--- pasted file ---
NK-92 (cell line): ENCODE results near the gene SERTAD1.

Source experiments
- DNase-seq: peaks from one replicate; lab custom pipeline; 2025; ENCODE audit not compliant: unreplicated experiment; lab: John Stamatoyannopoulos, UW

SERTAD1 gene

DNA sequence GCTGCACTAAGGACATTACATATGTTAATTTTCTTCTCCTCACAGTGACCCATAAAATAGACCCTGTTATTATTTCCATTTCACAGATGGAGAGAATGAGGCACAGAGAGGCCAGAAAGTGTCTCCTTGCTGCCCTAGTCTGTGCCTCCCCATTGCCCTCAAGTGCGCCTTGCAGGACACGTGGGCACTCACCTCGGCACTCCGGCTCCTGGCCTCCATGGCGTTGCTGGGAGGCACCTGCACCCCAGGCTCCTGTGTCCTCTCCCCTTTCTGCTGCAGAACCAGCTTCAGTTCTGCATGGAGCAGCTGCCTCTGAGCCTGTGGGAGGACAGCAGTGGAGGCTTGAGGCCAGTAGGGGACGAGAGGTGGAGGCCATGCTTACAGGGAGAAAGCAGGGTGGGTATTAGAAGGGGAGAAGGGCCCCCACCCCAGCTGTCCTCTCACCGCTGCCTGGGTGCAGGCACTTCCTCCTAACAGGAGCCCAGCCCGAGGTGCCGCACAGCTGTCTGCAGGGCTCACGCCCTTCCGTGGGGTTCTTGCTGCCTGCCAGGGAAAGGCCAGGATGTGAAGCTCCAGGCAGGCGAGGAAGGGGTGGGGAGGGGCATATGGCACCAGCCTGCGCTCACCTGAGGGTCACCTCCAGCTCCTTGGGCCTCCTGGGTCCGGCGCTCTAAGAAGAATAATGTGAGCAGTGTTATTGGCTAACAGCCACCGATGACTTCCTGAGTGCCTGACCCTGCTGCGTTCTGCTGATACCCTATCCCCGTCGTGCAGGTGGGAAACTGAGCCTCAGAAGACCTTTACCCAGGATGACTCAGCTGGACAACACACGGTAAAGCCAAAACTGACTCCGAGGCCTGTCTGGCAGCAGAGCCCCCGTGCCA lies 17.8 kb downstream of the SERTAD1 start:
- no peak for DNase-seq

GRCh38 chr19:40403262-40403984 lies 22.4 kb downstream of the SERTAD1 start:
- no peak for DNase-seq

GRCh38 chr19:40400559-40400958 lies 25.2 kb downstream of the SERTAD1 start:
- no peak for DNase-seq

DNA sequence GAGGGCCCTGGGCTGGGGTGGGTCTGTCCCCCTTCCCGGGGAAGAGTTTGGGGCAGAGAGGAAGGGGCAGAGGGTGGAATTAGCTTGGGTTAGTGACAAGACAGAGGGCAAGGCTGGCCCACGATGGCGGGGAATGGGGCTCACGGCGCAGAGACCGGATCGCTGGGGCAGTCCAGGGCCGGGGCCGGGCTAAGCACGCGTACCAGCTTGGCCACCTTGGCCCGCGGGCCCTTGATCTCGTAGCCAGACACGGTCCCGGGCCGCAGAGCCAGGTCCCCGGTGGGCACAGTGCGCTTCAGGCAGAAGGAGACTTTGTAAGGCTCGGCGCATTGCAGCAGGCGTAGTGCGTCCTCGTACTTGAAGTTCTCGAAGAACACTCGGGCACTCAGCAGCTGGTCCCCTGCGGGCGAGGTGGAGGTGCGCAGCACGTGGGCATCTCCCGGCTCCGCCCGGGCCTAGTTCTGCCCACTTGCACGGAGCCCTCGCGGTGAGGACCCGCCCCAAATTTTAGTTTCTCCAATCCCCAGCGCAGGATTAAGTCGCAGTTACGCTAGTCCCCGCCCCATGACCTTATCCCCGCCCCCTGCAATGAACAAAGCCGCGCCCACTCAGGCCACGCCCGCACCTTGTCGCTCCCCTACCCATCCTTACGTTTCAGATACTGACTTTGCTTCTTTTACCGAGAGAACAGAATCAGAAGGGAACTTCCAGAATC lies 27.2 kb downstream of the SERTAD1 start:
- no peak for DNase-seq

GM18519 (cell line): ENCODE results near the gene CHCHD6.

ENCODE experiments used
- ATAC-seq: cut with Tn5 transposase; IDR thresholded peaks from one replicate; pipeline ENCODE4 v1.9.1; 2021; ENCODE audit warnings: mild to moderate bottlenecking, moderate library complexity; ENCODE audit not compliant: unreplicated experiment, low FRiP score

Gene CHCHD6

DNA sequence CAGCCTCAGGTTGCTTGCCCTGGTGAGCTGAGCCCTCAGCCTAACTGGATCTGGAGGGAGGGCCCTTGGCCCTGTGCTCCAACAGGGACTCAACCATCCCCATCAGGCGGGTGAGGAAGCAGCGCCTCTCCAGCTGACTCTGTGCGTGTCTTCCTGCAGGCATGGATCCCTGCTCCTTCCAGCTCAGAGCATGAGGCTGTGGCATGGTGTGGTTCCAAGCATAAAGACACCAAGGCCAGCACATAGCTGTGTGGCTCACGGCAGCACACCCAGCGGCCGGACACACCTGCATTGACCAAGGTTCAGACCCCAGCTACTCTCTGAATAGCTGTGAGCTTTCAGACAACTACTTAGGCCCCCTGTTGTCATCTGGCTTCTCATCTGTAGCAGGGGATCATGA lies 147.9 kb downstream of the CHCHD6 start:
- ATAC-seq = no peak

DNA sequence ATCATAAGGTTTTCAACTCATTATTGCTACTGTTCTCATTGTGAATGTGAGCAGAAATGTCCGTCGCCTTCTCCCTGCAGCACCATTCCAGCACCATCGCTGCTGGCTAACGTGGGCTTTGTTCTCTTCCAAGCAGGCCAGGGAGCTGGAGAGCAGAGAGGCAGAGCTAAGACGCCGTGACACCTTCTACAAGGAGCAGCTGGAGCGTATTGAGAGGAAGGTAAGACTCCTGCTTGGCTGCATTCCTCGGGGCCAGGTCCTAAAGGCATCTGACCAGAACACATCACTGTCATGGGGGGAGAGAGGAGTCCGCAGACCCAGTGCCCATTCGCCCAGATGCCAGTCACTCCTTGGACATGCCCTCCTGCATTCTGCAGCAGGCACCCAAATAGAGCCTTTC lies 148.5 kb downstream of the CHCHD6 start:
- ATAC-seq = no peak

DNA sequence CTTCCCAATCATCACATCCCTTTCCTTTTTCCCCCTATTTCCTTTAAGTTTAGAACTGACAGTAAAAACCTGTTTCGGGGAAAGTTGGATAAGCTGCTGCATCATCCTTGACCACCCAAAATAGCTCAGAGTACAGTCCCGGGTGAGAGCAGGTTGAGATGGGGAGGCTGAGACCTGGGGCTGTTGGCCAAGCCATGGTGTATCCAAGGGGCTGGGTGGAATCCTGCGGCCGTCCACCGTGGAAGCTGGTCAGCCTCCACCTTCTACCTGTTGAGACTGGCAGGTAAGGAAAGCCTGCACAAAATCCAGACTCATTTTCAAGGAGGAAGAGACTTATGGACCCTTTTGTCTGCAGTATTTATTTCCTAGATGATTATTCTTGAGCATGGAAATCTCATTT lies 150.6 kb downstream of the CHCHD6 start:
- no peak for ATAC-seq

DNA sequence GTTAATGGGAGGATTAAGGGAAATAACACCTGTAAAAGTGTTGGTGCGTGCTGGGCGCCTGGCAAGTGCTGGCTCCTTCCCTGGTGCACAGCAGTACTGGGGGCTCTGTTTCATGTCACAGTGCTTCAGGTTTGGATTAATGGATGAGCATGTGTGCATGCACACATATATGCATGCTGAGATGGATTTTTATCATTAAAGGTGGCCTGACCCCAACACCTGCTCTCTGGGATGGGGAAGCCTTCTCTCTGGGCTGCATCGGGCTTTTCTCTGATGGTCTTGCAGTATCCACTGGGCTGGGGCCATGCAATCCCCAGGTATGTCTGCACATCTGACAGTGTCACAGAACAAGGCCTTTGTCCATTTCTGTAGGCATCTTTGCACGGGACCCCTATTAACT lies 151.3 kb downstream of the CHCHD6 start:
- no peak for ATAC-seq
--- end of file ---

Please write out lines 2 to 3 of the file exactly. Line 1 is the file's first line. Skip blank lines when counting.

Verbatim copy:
Source experiments
- DNase-seq: peaks from one replicate; lab custom pipeline; 2025; ENCODE audit not compliant: unreplicated experiment; lab: John Stamatoyannopoulos, UW